Education

As part of the MAPLE project, ADRA committed to providing financial support to the Wiikwemkoong Outdoor Adventure Leadership Experience (OALE). OALE is an intensive youth leadership preparation program designed to promote culture and community, and help youth develop resilience and well-being as protective factors for their personal growth and development.


Life Is Like A Canoe Trip from ADRA Canada

Through a ten-day, 140 kilometer canoe trip, youth learn valuable life skills such as leadership, perseverance, and the ability to work together. In the summer of 2017, the program was in dire need of specialized outdoor expedition equipment to accommodate the rough terrain of Northern Ontario. Through its charitable network, ADRA arranged and then donated a significant amount of money toward the purchase of canoes, tents, and other outdoor equipment.

Team members from ADRA not only donated money, they also donated time. An ADRA team member went on one of the canoe trips with the youth and created an amazing 30 minute video of the experience. The IGNITE Team wishes to thank ADRA for its commitment to the MAPLE Project and particularly for its generosity of time and money toward the OALE Program.

ADRA Canoe Trip on Vimeo

As a part of the ASPIRE Initiative, IGNITE continued its collaboration with ADRA to create The MAPLE Project to work with the youth at Wiikwemkoong.  MAPLE stands for Motivating and Promoting Lifelong Enrichment which is exactly what the project endeavors to do for Canadian First Nation youth.  As the project grows, the IGNITE Team will continue to post updates on the exciting story’s surrounding this project.  If you would like to get involved and/or help, please visit the ADRA website.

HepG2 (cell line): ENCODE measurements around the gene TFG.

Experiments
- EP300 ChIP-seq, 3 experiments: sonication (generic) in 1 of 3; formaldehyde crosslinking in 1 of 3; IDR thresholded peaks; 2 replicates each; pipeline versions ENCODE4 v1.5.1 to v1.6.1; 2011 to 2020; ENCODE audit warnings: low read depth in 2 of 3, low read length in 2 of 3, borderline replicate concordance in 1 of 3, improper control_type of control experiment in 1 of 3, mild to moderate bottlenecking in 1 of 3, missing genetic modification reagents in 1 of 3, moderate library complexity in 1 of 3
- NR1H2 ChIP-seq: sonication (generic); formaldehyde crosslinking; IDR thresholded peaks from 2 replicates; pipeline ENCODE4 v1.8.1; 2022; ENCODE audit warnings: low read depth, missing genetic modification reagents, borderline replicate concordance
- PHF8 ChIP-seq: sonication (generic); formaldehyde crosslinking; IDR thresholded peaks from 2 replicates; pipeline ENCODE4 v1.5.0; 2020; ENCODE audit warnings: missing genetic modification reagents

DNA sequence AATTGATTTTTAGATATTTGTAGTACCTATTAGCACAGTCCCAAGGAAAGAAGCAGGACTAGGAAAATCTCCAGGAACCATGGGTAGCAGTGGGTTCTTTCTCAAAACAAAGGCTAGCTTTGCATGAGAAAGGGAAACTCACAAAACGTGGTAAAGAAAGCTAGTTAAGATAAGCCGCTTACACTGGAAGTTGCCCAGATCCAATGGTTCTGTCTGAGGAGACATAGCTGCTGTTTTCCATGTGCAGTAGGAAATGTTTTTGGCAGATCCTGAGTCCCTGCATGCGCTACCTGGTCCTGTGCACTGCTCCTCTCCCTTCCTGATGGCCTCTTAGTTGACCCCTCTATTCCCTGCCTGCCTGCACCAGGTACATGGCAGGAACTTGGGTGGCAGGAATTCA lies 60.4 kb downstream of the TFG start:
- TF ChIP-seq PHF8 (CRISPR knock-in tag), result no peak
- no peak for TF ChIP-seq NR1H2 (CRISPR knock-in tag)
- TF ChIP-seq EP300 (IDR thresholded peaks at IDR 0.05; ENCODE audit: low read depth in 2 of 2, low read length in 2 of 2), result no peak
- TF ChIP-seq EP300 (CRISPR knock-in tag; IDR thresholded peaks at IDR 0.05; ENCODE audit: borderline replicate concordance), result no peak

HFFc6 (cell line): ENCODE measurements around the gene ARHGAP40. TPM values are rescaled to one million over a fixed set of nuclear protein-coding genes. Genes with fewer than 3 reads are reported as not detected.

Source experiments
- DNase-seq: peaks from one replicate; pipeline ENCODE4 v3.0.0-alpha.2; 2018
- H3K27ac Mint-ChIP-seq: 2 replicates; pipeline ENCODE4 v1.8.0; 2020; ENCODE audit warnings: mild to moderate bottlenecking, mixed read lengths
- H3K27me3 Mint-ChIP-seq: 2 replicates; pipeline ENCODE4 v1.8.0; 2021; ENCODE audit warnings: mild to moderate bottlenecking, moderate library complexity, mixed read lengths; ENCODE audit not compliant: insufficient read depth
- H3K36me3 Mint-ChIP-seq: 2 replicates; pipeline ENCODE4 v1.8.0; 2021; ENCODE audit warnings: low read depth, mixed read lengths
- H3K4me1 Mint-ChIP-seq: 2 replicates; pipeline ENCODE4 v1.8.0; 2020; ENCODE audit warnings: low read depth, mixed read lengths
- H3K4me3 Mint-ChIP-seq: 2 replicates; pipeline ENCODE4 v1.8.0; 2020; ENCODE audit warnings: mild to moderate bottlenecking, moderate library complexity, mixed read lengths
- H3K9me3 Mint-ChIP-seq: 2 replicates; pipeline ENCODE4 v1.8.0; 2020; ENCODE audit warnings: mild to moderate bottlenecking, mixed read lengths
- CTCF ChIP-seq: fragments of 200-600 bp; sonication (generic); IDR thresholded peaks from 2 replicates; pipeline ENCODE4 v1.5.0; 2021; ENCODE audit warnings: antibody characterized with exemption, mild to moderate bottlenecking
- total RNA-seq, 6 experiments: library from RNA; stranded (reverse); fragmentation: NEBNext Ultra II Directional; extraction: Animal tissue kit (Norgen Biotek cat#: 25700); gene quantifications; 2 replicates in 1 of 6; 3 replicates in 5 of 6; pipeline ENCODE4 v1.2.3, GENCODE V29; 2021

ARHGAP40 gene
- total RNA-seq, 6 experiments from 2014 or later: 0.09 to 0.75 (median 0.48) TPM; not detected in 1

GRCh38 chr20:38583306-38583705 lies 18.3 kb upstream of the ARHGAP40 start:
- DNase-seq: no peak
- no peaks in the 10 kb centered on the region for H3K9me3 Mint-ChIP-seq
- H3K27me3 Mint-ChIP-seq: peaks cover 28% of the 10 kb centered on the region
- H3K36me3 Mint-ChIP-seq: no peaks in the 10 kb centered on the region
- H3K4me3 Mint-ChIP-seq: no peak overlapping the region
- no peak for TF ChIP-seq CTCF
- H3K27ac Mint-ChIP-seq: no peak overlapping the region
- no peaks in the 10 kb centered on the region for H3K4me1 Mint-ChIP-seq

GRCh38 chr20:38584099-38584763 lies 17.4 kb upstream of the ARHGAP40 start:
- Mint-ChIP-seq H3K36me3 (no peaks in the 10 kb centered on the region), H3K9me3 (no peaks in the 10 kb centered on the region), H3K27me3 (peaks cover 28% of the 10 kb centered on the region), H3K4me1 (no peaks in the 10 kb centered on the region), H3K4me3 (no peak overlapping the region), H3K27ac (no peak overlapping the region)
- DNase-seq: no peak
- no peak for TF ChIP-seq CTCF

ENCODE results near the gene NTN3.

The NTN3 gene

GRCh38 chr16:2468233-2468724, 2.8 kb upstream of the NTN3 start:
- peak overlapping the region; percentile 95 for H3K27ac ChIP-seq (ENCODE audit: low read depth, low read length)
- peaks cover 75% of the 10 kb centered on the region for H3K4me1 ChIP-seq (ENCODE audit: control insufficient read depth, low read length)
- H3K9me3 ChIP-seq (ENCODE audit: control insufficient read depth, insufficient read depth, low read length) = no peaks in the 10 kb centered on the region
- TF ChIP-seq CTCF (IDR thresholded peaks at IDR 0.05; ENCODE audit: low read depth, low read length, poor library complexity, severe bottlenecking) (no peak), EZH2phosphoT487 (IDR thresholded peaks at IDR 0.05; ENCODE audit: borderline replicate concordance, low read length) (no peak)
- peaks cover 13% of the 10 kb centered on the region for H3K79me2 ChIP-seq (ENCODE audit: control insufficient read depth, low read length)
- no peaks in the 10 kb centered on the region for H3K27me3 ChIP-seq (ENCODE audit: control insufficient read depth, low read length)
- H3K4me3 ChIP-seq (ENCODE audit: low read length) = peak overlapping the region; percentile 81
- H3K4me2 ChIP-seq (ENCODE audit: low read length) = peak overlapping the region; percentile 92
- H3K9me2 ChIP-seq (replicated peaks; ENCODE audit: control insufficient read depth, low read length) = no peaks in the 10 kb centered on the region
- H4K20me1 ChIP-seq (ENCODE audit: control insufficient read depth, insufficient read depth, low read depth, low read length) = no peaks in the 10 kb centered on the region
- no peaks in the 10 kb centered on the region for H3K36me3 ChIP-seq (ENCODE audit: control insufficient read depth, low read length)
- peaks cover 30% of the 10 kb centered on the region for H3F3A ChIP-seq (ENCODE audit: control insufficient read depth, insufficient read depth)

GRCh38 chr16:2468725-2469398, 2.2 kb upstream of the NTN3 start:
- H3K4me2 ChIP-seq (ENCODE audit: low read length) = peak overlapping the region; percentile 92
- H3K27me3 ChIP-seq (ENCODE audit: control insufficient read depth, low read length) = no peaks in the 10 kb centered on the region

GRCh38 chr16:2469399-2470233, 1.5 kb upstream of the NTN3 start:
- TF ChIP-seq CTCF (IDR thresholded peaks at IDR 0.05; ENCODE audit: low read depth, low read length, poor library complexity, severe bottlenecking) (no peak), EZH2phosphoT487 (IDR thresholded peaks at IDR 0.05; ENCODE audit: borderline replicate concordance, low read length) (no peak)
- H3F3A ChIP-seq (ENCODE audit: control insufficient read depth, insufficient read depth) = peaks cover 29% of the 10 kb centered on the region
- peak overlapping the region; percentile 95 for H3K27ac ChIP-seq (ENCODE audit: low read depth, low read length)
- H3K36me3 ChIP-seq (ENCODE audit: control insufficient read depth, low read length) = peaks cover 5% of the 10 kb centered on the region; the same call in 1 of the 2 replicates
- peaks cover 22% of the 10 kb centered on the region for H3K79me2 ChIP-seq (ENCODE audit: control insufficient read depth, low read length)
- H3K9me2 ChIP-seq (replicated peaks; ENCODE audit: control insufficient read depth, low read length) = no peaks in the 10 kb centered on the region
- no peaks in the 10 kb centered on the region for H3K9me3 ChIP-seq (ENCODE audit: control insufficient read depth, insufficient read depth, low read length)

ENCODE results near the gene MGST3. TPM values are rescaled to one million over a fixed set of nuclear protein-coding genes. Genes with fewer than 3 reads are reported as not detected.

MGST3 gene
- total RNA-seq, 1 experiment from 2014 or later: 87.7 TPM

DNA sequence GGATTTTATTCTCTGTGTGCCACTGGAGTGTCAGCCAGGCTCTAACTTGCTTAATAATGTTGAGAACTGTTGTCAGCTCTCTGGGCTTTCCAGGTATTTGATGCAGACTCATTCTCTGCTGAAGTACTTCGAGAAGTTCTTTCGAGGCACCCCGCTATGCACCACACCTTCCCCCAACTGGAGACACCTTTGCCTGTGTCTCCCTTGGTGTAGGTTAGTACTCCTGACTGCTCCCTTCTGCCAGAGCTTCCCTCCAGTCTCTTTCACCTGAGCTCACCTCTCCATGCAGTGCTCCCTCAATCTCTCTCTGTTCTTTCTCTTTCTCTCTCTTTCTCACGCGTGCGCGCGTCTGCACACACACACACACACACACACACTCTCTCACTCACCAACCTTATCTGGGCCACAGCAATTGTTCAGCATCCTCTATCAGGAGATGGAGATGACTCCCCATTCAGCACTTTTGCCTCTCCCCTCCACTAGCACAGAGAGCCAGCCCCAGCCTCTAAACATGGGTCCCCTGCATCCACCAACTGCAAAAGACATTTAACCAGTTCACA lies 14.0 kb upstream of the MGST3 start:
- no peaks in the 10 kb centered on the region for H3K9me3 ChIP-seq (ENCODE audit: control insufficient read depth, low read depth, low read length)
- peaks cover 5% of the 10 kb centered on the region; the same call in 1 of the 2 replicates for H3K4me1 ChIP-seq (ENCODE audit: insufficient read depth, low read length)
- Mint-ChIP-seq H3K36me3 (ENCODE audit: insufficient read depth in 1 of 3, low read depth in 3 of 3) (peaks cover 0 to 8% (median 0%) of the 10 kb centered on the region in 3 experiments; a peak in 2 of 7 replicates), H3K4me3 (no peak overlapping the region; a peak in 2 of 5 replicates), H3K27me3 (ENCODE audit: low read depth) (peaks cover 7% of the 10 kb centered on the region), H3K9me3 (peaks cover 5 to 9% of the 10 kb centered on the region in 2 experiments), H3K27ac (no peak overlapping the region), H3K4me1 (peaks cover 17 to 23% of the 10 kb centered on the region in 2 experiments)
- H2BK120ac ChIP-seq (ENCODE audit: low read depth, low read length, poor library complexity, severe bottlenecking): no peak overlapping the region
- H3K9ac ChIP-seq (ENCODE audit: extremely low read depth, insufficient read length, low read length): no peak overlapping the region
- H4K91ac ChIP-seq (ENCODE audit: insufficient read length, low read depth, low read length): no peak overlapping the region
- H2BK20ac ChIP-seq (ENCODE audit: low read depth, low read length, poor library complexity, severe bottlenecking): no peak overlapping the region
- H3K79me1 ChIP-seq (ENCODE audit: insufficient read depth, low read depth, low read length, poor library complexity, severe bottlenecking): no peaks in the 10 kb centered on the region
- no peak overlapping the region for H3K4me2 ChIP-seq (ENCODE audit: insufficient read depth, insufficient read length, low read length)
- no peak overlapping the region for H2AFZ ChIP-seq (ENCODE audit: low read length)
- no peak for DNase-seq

For more information on the IGNITE ASPIRE Initiative,  contact us by phone or email.

Every school year as spring turns into summer and temperatures soar, we see television news reports of school children and staff members suffering in the heat at schools.  A lack of essential upgrades to school heating and cooling systems are the culprit.  In 2018, the Toronto District School Board reported 78% of its schools lacked air conditioning.  As one measure to address the uncomfortable high temperatures, schools have set up cooling centers in large spaces in each facility, but these measures cost a lot and the funding comes directly from the Board’s repair budget, which is already stretched thin.